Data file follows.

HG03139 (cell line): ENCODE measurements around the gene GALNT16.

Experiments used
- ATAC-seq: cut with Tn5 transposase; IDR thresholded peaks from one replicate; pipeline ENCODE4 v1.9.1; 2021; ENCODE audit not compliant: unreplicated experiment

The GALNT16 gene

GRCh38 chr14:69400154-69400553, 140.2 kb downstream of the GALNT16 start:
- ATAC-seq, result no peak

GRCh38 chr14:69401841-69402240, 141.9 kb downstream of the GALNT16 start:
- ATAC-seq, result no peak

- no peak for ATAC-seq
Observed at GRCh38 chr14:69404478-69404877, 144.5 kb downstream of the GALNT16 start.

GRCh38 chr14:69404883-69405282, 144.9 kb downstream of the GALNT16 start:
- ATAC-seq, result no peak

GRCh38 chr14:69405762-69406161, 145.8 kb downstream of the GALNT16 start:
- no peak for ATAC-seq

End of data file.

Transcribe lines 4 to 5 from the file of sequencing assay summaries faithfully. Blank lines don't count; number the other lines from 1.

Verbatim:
The GALNT16 gene

GRCh38 chr14:69400154-69400553, 140.2 kb downstream of the GALNT16 start: